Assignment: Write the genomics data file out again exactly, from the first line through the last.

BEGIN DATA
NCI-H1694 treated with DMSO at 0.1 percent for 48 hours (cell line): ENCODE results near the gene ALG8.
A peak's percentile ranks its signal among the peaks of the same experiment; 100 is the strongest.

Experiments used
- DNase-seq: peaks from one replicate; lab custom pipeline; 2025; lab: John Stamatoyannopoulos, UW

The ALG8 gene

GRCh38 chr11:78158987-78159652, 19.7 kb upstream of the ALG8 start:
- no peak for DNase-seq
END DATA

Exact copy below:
NCI-H1694 treated with DMSO at 0.1 percent for 48 hours (cell line): ENCODE results near the gene ALG8.
A peak's percentile ranks its signal among the peaks of the same experiment; 100 is the strongest.

Experiments used
- DNase-seq: peaks from one replicate; lab custom pipeline; 2025; lab: John Stamatoyannopoulos, UW

The ALG8 gene

GRCh38 chr11:78158987-78159652, 19.7 kb upstream of the ALG8 start:
- no peak for DNase-seq